“Outstanding” results for WRI following a five-year review

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“Outstanding” results for WRI following a five-year review

With the new year comes a rating of “outstanding” for the University of Wisconsin Water Resources Institute (WRI) based on a review conducted in 2019 by the program’s funders at the U.S. Geological Survey.

Earl A. Greene, director of the Water Resources Research Act Program, transmitted the review results to WRI’s Director Jim Hurley in a Jan. 2, 2020 letter that commended WRI for its strong program, “well focused on research to solve state water issues, student education and information transfer. This well balanced program is instrumental in achieving the goals of the Institute.”

The letter went on to call out the efforts of funded researchers who are publishing at a high rate in well-regarded publications, the program’s leadership and excellent information transfer efforts that are well integrated with research.

Water researcher Kevin Masarik is a collaborator with WRI. Here, he’s sampling water in the Central Sands region. Photo by Bonnie Willison.

The federal review panel evaluated the activities of 54 water resources institutes and centers, based in each of the 50 states, as well as the District of Columbia, Puerto Rico, U.S. Virgin Islands and Guam. The years under review had been 2011 through 2015.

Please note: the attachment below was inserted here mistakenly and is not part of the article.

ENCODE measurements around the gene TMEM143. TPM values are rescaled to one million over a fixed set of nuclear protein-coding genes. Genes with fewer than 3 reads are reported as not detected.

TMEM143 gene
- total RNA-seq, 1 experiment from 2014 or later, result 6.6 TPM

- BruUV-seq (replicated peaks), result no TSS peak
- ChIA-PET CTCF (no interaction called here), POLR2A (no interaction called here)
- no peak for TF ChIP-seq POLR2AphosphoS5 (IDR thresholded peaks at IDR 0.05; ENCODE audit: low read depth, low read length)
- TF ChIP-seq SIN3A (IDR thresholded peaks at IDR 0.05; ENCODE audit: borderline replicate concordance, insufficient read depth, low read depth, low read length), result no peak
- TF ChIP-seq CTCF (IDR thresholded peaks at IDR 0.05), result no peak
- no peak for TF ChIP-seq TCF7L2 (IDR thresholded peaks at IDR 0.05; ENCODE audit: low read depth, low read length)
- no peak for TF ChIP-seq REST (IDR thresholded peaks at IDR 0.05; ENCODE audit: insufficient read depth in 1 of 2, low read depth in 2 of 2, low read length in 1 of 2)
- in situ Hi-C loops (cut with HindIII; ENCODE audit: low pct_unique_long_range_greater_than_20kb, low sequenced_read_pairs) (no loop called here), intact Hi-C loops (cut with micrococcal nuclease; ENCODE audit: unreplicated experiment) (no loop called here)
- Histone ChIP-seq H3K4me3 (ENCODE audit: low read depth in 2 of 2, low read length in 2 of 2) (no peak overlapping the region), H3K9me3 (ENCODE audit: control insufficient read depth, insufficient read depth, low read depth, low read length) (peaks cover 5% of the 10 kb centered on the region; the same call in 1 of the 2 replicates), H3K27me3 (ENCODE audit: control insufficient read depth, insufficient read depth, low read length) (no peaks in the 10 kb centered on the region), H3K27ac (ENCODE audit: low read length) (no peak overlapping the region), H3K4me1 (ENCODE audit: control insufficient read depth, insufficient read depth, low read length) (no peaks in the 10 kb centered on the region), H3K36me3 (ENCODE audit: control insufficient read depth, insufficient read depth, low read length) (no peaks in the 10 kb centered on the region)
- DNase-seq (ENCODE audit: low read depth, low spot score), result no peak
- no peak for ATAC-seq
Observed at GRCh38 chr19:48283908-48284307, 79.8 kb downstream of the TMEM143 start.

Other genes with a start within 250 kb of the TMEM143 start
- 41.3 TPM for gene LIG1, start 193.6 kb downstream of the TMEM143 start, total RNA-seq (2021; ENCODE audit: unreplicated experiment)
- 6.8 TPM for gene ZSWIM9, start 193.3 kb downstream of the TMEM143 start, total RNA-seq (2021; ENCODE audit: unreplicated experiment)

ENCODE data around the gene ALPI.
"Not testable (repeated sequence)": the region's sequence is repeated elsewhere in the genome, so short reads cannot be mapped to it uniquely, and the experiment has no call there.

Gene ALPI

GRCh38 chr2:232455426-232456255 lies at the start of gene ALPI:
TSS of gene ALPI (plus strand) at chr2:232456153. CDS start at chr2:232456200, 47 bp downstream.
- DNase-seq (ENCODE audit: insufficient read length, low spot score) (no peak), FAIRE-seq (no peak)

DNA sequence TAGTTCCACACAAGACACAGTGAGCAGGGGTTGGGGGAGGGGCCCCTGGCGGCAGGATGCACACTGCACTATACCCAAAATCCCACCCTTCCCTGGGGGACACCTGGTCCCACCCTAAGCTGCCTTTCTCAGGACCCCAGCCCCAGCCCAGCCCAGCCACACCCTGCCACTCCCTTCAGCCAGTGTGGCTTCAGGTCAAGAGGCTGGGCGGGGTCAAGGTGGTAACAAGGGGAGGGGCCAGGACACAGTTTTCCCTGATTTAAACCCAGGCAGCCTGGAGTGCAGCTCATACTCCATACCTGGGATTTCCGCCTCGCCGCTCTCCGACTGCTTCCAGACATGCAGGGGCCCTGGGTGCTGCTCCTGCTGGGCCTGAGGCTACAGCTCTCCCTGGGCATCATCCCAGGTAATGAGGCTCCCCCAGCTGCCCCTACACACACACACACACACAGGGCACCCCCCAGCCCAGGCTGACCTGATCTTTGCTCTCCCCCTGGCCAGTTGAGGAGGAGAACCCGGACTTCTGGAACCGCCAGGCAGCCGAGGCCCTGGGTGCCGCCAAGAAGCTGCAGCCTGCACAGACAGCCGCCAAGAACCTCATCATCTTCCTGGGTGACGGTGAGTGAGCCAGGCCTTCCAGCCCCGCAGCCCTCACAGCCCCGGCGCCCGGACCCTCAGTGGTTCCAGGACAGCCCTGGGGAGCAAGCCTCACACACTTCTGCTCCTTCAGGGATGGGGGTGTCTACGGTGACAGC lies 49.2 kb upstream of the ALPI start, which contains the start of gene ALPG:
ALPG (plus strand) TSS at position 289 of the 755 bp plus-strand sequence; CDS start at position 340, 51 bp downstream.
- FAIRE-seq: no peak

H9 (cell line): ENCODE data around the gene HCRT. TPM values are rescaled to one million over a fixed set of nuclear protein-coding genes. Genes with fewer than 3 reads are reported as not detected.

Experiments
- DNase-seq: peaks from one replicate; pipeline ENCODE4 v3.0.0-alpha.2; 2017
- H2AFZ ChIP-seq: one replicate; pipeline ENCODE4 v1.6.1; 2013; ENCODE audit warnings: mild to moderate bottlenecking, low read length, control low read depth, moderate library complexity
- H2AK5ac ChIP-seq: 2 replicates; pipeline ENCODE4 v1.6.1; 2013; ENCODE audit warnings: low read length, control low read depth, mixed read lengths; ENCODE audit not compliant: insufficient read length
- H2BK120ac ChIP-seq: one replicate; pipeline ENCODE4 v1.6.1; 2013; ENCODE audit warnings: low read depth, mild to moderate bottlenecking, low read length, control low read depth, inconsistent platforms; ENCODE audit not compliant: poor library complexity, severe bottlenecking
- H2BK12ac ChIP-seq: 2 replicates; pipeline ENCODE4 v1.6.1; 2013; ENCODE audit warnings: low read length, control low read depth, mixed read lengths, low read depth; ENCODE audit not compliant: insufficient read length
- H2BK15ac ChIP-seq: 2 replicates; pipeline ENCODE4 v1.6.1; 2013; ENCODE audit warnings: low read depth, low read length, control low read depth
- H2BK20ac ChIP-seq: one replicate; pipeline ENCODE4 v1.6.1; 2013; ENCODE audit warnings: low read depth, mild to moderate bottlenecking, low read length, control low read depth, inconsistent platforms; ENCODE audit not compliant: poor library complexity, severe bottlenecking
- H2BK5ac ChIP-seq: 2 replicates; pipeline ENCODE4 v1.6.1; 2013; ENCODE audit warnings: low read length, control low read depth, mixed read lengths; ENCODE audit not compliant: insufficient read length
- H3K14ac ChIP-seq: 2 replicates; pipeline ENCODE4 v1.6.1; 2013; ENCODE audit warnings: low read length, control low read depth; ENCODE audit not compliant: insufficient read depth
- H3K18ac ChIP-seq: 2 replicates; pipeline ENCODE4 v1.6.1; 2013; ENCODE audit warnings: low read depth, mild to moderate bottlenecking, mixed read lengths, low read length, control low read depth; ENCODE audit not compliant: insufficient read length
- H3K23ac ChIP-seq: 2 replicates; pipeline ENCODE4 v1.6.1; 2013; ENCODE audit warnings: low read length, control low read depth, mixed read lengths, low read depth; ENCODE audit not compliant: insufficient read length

“Each day, I am gratified by the work that we are able to accomplish through the Water Resources Institute, whether it’s supporting Wisconsin’s researchers in finding ways to identify and reduce contaminants in our drinking water, understanding the effects of climate change on Wisconsin waters or supporting students in learning and in developing our workforce. Along with our mission to share research findings with you and other relevant audiences, we play an important role in addressing Wisconsin’s water challenges and opportunities,” said WRI’s Associate Director Jennifer Hauxwell.

“The findings of this U.S. Geological Survey review of our program are just another welcome validation for what we are able to do for our fellow citizens who rely on one of Wisconsin’s most valuable assets – water,” she concluded.